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Charlotte Hornets lose opener to Miami Heat 94-104

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The Charlotte Hornets made a nice run late, but the Miami Heat proved too much for them.

Steve Mitchell-USA TODAY Sports

The Charlotte Hornets are past the point where they can have a good loss. This is a team with playoff aspirations, and everybody should know that these early games can become very important come April when playoff spots are decided by only a few games. That said, tonight's loss to the Miami Heat may not be good, but it was at least productive.

The Hornets reached a point last year where their losses had a formula. They played really good defense, and if they could get enough stops then they would win thanks to that. The offense was a complete train wreck with the entire strategy being designed around Al Jefferson post ups, and Kemba Walker dribbling around for half of the shot clock. It was a mess. So much so that Charlotte promised fans a new, and better, offense coming into this season. Tonight, they kinda delivered.

The beginning of the game was a little familiar with a steady diet of Big Al post ups. However, what was different from last year was Jefferson himself. He held the ball less, and was very quick in his movements against a young Hassan Whiteside. The result? 17 first quarter points for Jefferson, and Charlotte finding themselves right in it with Miami.

As the game went on Charlotte didn't keep up with the Jefferson post up moves, but instead got their new offense rolling. A lot of pick and roll action, use of screens, and dribble hand offs intended to get players more space. Kemba Walker in particular benefited from this a couple times when that space created open lanes on the pick and roll game.The benefits of a new offense were seen immediately with Charlotte grabbing a lead, and playing very well for most of the first half. Unfortunately, that didn't last long due to old struggles rearing their head once again.

The biggest change for Charlotte from last year is the addition of 3-point shooting to their offense. Last year, the Hornets were so bad at shooting from deep that they decided to just not attempt them. This year, they're firing up more than they ever have in the Steve Clifford era, but that doesn't really matter if they still miss the shots. Charlotte went 2-for-13 from deep in the first half, and Miami took the lead back.

The second half wasn't much prettier with the Heat asserting their dominance, experience, and talent over the Hornets. They just constantly out executed them on the offensive end while playing stout defense on the other end. It was at this point that Charlotte's lack of Michael Kidd-Gilchrist was most noticeable. As the offense hit a bump, and stagnated, the Hornets were unable to get the stops to make up for it. There were just so many clean looks Miami got, and moments where the defense didn't recover in time, that made me say to myself "MKG would have gotten to that one".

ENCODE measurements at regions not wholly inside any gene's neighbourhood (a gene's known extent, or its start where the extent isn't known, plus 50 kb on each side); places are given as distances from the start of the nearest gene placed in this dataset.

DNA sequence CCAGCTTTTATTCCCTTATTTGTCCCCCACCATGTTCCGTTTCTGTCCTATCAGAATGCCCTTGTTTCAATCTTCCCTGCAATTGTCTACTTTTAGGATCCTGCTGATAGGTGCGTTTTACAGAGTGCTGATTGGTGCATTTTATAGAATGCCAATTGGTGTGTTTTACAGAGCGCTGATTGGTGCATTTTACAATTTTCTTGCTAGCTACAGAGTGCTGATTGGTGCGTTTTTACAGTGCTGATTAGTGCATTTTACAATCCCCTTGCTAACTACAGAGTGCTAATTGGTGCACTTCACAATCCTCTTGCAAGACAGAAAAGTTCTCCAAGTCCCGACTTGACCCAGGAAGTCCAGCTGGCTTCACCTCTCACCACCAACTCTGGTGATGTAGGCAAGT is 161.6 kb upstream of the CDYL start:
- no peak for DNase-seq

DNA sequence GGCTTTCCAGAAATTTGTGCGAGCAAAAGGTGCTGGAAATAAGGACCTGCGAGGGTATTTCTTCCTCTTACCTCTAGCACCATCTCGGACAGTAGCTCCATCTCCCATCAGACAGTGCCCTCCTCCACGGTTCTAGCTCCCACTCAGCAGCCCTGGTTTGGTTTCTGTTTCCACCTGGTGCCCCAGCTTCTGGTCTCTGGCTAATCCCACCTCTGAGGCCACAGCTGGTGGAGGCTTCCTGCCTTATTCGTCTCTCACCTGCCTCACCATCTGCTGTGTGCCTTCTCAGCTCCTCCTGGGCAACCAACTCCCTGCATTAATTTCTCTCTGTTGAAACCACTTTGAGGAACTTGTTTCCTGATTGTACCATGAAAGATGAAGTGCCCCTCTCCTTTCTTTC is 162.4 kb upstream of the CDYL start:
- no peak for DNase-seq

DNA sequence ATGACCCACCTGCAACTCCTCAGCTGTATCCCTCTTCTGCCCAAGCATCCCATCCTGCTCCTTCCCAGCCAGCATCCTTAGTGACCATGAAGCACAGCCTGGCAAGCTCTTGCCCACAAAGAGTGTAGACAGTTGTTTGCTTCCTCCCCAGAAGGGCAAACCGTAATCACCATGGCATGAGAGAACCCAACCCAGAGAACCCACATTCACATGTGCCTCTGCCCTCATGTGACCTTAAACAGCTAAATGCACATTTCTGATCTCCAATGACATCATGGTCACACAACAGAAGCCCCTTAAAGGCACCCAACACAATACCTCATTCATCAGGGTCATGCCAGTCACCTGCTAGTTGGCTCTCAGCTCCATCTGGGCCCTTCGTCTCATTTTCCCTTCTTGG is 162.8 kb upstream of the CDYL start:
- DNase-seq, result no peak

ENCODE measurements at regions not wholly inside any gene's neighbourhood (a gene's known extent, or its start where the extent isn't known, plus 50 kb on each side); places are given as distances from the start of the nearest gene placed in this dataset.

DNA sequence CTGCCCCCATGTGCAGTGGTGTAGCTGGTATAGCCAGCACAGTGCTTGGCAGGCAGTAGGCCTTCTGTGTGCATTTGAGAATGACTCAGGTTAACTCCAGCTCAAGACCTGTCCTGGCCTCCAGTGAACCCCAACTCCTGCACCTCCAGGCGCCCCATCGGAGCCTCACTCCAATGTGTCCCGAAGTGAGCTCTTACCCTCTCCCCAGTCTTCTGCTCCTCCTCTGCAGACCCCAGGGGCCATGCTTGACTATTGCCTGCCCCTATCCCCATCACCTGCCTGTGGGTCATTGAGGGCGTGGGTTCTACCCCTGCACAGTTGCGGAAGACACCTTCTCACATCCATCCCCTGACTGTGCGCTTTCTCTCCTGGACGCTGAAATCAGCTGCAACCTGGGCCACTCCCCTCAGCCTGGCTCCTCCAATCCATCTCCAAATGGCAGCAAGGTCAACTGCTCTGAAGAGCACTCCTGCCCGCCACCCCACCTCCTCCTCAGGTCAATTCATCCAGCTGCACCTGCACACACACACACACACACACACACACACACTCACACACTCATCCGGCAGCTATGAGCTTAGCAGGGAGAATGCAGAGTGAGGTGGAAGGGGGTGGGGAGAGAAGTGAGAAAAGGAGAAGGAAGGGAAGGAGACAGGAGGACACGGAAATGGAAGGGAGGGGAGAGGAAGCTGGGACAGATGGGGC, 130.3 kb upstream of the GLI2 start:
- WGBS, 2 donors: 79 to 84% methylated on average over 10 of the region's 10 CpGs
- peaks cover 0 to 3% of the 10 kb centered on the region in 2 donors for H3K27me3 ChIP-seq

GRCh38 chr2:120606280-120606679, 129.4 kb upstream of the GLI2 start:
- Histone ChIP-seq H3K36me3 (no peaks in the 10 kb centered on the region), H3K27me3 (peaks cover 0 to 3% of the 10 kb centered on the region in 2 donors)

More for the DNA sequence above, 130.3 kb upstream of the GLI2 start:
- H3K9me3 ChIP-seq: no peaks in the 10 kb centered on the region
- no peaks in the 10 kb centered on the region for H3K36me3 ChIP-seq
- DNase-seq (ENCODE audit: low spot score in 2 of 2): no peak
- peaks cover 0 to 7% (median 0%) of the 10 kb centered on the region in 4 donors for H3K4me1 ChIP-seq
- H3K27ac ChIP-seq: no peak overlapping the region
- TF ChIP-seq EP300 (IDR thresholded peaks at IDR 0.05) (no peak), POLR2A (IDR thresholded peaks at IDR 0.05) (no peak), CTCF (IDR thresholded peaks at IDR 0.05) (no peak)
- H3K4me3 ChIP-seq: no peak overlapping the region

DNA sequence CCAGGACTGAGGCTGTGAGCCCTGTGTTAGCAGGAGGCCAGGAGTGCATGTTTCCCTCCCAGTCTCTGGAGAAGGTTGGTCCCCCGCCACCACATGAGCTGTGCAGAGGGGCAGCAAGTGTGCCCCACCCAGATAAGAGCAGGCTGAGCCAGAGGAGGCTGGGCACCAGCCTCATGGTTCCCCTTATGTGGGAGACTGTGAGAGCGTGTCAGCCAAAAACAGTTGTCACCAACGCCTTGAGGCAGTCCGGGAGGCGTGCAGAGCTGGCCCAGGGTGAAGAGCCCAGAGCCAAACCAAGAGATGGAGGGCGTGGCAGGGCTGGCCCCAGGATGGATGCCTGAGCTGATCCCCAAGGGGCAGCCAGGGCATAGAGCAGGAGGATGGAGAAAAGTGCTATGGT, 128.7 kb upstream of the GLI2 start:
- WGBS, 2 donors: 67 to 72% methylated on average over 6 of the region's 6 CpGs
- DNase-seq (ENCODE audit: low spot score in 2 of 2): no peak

Whatever Miami schemed up for the third quarter it worked extremely well, because Charlotte's stagnant offense carried all the way into the early fourth. It wasn't the same as last year, although the lack of off ball movement was troubling, but instead a situation where the Hornets just weren't sure how to counter what they were facing. Perhaps a matchup issue?

Whatever the problem was, Charlotte figured it out late and found a good counter. The closing lineup the Hornets ran with was Kemba Walker, Jeremy Lin Nicolas Batum, Marvin Williams, and Cody Zeller. They were fast, put the Hornets back into the game, and matched up well again Chris Bosh at center. This lineup erased the double digit lead, and actually managed to get it down to five points at first. At the end of the day though it wasn't enough, and Miami's execution got the better of them.

Charlotte played really well for two and a half quarters, and really bad during the rest of the game. They're obviously still working out some kinks in the offense, and Miami wasn't exactly an easy first test. As far as losses go this one could have been worse, and there were a lot of good moments that came out of it. Most importantly though, Charlotte didn't rely too much on posting up Al Jefferson, and letting guards dribble around all day. They had a system, and they tried to get it working. Miami's defense was just better this time. Next time, when Charlotte has some more experience together, it might be different.